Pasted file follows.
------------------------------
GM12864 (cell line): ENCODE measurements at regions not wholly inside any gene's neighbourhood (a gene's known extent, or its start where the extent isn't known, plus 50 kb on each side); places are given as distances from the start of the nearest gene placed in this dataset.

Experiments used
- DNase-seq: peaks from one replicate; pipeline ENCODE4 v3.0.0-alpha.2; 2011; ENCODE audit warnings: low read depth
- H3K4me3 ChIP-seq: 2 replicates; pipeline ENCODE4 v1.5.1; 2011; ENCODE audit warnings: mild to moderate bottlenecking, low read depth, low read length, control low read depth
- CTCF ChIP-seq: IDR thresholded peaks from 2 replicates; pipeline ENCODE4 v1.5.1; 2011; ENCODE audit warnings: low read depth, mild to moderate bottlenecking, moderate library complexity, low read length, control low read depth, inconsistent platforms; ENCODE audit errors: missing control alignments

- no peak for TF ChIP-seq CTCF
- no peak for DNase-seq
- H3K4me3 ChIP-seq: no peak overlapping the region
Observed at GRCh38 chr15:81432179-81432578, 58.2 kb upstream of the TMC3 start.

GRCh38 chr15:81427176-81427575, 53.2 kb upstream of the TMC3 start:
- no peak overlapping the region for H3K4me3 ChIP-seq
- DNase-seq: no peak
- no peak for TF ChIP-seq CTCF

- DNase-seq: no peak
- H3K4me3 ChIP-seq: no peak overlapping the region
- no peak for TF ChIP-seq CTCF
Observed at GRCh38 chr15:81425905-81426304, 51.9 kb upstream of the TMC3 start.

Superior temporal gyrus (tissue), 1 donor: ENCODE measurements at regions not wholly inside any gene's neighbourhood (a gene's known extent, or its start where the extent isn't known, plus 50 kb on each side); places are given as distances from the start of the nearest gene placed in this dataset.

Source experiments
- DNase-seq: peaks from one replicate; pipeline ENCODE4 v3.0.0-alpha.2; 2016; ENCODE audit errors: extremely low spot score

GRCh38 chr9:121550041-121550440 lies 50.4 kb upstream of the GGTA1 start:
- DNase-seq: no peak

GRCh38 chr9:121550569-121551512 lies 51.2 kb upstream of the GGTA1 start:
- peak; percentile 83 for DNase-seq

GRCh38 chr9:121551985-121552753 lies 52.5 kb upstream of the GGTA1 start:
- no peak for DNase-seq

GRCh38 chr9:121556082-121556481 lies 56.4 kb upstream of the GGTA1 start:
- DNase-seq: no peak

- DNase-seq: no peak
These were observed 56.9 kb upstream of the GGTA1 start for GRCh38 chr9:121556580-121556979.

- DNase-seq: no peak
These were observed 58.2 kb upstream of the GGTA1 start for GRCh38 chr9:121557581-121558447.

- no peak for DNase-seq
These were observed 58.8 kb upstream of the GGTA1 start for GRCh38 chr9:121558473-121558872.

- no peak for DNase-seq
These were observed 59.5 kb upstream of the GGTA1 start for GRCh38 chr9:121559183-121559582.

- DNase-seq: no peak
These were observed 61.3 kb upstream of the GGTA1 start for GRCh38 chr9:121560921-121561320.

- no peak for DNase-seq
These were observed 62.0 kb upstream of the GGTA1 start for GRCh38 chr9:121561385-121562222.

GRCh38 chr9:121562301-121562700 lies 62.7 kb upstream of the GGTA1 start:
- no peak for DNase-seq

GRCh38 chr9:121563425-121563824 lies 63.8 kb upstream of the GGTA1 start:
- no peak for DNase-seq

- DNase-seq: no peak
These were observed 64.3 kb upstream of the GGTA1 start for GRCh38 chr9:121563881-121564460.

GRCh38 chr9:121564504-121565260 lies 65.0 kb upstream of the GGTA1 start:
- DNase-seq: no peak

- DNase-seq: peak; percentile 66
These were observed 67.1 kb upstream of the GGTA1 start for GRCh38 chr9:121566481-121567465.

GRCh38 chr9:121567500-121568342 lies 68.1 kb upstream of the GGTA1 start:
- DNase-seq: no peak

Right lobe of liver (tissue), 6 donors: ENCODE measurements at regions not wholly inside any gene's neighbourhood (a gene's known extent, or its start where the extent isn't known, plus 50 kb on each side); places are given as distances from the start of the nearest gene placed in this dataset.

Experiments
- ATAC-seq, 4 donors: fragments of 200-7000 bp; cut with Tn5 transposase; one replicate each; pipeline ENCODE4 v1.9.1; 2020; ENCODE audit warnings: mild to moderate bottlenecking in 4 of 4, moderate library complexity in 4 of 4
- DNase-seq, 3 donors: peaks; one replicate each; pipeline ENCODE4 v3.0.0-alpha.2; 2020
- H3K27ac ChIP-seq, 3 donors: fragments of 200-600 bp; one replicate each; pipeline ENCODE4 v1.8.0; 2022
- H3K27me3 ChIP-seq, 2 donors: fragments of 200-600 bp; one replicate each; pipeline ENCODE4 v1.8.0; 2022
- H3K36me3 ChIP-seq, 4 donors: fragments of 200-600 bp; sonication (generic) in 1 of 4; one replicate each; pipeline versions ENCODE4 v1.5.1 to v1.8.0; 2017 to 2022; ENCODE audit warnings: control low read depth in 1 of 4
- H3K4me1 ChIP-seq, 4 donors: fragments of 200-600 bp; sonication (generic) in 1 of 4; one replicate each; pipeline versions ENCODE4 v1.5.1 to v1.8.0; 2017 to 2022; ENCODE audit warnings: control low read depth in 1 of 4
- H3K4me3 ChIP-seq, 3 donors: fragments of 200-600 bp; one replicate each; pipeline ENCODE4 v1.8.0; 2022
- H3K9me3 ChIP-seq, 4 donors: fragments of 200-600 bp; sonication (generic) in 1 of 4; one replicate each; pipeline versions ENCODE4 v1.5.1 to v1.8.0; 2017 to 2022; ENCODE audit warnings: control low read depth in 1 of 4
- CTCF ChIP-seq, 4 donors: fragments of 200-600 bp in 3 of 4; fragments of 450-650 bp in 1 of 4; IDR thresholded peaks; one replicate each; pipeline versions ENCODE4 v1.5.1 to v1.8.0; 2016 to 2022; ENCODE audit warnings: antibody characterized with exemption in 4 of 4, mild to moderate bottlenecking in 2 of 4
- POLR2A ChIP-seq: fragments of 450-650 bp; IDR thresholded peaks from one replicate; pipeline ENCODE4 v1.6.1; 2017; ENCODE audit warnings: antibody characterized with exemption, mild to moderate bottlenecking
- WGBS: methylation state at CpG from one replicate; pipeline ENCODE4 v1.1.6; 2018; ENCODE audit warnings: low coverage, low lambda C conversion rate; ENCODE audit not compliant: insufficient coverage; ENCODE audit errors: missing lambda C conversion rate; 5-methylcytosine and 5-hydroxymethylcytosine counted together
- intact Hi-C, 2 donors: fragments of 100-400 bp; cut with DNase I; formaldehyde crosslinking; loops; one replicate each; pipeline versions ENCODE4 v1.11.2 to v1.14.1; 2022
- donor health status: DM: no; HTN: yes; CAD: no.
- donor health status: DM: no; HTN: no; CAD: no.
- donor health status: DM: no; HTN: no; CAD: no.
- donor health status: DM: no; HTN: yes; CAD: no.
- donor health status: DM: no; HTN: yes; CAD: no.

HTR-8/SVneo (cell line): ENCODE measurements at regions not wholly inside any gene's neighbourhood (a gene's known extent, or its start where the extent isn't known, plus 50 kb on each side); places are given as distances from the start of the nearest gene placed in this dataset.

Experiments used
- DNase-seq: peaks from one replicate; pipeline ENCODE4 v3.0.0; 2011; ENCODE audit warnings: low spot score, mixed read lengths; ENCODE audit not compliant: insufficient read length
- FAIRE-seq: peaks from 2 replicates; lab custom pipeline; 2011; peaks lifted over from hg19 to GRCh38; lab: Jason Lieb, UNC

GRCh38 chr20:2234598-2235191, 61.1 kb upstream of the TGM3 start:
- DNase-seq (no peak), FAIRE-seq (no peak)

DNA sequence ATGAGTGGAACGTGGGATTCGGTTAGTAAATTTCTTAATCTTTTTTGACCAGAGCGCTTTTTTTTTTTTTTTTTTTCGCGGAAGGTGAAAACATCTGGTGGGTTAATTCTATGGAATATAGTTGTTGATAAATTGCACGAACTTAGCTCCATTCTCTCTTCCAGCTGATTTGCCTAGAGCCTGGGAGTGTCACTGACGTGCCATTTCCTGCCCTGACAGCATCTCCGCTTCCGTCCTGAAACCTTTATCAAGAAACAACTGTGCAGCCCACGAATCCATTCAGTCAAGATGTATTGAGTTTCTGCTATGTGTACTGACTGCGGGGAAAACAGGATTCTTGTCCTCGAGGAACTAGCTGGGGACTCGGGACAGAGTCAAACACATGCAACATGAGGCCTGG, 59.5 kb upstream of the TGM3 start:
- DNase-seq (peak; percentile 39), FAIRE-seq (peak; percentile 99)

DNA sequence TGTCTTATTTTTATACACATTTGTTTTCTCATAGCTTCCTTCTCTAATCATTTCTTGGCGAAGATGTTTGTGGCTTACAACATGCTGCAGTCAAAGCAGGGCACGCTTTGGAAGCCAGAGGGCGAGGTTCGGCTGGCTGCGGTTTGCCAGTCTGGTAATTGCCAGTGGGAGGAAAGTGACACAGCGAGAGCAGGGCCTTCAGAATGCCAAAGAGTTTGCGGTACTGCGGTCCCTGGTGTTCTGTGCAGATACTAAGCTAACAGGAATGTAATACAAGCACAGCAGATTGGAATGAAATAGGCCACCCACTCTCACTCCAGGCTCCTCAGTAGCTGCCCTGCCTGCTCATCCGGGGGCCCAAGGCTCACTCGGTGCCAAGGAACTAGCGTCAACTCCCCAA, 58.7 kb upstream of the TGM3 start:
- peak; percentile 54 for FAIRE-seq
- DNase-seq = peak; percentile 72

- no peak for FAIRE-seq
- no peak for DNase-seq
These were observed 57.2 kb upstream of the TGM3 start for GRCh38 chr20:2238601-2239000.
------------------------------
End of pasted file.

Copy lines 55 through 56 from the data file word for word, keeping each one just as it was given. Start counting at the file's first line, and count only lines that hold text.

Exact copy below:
- ATAC-seq, 4 donors: fragments of 200-7000 bp; cut with Tn5 transposase; one replicate each; pipeline ENCODE4 v1.9.1; 2020; ENCODE audit warnings: mild to moderate bottlenecking in 4 of 4, moderate library complexity in 4 of 4
- DNase-seq, 3 donors: peaks; one replicate each; pipeline ENCODE4 v3.0.0-alpha.2; 2020